Schools and Colleges

Explore the themes of gender and identity in this series of events aimed at teachers and students.

Oscar Wilde by Napoleon Sarony albumen panel card, 1882 12 in. x 7 1/4 in. (305 mm x 184 mm) Purchased, 1976 NPG P24

Oscar Wilde
by Napoleon Sarony
© National Portrait Gallery, London

‘Speak Its Name’ – Teachers’ Seminar exploring gender, identity and LGBT+ history

Thursday 15 June 2017
17.45 – 20.00

In the lead up to Pride Festival 2017 join us to explore ways to use portraits from our Collection to inclusively teach LGBT+ history across the curriculum. Key speakers from the LGBT+ community talk exclusively to teachers about their work, raising questions and offering strategies and lines of enquiry for bringing LGBT+ history to the classroom. 2017 marks the fiftieth anniversary of the partial decriminalisation of male homosexual behaviour in England and Wales and, at the Gallery, offers the opportunity for students and pupils to reflect on a key moment when notions of sexuality and identity were being questioned and attitudes transformed. 

Guest Speakers:

Dr Justin Bengry - Lecturer in Queer History at Goldsmiths, University of London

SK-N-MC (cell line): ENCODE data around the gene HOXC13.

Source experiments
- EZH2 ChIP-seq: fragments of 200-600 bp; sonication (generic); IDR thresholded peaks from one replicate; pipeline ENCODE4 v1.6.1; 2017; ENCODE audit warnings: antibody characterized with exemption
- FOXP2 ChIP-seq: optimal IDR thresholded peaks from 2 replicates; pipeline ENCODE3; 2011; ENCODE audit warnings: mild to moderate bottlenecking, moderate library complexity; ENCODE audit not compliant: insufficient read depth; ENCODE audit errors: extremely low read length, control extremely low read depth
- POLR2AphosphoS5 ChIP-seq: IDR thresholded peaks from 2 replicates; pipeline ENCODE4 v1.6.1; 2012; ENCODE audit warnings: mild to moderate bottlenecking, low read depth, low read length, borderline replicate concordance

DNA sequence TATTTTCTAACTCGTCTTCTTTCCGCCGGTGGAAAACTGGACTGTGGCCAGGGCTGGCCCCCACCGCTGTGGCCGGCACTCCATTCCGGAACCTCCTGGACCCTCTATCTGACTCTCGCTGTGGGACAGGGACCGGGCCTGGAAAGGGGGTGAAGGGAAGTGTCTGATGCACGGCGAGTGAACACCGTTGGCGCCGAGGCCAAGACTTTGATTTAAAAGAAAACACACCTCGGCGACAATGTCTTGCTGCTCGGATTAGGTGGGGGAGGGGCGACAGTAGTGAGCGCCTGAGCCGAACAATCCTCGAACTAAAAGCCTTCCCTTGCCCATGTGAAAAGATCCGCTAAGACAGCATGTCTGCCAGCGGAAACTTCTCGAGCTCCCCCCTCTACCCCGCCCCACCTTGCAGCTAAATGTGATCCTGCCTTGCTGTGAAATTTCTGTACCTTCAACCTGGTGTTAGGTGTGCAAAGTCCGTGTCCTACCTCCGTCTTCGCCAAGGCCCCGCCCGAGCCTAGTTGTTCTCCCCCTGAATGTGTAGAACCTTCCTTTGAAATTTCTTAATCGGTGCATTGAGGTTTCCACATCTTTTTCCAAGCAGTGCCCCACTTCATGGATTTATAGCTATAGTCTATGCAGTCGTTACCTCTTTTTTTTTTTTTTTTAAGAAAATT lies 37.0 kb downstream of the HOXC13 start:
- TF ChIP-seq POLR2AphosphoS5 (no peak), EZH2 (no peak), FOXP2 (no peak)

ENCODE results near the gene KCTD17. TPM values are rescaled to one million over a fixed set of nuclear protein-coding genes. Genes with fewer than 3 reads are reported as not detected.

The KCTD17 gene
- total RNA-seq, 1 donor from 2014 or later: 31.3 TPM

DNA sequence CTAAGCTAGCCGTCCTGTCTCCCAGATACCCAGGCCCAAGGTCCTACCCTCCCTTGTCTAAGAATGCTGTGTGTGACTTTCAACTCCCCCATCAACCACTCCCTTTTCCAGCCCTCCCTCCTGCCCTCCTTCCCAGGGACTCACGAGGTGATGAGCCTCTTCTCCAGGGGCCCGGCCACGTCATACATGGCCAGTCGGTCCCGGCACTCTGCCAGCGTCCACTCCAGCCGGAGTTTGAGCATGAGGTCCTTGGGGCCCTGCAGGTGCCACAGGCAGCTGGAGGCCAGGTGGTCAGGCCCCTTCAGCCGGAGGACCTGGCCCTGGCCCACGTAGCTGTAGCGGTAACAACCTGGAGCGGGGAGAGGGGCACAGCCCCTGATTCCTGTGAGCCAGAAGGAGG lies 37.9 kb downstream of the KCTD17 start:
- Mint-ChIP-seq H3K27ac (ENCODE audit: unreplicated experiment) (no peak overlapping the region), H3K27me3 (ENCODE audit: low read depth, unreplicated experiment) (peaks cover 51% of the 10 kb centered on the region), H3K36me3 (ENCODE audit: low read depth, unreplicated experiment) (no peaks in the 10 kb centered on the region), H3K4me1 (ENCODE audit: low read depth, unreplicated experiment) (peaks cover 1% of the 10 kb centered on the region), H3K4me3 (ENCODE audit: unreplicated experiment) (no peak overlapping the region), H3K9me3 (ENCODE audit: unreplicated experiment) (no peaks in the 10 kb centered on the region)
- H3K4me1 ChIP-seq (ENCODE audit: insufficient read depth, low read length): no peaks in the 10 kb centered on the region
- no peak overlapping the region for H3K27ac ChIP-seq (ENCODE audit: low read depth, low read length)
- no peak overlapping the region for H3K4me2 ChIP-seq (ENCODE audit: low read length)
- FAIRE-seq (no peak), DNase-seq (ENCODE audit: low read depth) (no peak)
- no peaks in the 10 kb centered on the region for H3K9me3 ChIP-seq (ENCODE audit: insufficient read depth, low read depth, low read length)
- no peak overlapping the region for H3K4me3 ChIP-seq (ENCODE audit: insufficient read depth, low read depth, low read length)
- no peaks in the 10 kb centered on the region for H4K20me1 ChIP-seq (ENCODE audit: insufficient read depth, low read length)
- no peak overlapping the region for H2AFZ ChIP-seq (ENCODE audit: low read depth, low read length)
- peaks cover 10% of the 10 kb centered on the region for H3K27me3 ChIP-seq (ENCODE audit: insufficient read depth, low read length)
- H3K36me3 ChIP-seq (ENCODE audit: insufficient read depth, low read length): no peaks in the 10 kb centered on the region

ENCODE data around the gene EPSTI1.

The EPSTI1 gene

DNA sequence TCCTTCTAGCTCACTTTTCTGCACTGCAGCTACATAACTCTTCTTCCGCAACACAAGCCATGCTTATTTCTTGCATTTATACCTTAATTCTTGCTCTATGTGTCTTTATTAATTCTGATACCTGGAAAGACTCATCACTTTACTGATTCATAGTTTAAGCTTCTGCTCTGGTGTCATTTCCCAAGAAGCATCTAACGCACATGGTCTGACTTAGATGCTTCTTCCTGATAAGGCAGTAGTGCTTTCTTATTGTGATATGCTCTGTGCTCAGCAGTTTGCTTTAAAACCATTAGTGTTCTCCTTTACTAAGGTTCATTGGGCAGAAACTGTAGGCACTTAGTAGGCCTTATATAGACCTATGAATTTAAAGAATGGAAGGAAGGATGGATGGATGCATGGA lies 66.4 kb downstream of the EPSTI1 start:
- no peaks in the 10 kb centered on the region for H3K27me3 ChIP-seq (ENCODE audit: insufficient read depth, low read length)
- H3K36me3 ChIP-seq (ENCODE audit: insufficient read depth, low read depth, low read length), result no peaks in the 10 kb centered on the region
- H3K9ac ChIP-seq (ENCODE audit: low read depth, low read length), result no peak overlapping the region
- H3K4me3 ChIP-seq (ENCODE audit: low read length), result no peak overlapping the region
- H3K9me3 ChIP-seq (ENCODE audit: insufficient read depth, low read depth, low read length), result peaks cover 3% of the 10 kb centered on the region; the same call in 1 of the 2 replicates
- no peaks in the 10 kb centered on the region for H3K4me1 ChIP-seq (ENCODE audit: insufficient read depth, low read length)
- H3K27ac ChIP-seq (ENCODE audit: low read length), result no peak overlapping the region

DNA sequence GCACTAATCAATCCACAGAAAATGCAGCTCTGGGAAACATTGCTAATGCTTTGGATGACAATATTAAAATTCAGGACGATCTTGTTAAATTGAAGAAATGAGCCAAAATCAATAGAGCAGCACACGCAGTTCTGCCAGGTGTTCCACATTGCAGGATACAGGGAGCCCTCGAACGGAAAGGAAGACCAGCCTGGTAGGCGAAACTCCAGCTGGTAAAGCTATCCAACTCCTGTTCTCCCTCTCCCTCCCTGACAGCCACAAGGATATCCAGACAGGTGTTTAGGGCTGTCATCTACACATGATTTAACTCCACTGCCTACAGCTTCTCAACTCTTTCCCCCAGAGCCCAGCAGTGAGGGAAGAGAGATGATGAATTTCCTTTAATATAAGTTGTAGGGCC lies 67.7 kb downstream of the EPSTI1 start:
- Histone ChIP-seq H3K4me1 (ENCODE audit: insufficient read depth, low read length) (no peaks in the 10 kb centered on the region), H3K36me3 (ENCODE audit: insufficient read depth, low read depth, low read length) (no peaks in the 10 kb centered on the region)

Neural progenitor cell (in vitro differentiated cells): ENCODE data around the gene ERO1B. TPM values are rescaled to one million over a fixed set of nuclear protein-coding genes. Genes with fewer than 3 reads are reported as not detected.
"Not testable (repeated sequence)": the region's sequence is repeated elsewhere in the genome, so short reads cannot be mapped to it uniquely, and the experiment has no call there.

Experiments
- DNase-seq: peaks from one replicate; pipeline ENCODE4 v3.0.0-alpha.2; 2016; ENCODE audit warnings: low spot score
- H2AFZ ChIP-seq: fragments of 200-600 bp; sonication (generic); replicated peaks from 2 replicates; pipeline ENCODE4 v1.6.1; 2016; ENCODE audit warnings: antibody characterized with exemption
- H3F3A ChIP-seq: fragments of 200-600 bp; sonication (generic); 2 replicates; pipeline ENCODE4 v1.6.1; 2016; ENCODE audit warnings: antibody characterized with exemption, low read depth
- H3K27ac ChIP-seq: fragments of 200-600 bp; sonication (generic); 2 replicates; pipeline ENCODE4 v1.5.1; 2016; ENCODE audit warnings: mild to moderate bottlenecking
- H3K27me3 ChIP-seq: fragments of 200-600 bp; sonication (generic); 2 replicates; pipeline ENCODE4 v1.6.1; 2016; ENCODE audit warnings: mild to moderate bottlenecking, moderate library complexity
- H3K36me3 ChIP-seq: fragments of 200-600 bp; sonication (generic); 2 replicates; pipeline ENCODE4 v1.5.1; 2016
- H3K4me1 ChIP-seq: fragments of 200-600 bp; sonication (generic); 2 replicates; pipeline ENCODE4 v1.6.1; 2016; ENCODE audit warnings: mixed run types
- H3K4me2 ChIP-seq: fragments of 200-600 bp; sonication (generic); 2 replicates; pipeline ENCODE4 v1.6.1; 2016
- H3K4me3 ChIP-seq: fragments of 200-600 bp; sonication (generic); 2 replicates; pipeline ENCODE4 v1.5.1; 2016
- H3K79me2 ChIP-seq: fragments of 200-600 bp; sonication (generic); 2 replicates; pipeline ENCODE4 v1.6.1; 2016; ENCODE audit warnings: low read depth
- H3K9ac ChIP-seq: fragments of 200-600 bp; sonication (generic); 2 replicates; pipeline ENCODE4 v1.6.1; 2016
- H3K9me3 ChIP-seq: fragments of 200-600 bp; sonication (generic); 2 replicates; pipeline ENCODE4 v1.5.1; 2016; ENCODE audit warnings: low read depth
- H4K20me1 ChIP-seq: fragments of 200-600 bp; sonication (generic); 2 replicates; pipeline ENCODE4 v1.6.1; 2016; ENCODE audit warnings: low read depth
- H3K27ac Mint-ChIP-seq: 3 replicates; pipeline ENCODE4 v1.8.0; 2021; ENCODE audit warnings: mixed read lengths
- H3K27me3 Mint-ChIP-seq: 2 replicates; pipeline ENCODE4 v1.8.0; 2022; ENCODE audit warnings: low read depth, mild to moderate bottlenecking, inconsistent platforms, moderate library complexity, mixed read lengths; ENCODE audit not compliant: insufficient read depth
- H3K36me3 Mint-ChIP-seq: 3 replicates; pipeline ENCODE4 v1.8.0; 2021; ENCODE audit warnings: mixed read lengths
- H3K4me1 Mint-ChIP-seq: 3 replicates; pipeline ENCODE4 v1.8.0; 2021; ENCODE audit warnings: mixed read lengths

Peter Tatchell – LGBT+ & Human Rights activist and writer
Dr Elly BarnesMBE - CEO and Founder ofEducate & Celebrate’ charity that transform schools into LGBT+ friendly places and promotes an LGBT+ inclusive curriculum 

The Gallery is pleased to be able to offer this event for free. Please note that to cover costs there will be a charge of £20 per head for no shows or cancellations made after 10.00 Monday 12 June. We will be able to offer spaces to those on the waiting list after 10.00 Monday 12 June. 

Speak its name publication


Speak its Name!

The Gallery’s publication Speak its Name! Quotations by and about gay men and women can be used as a source of inspiration to stimulate classroom discussion around art, gender, identity, and the achievements and contributions made by LGBTQI figures throughout history. The book contains over 150 quotes and portraits of gay, lesbian, bisexual and transgender people from the Gallery’s Collection, which can be used to inspire and develop your students’ creative and critical thinking and understanding of LGBTQI history.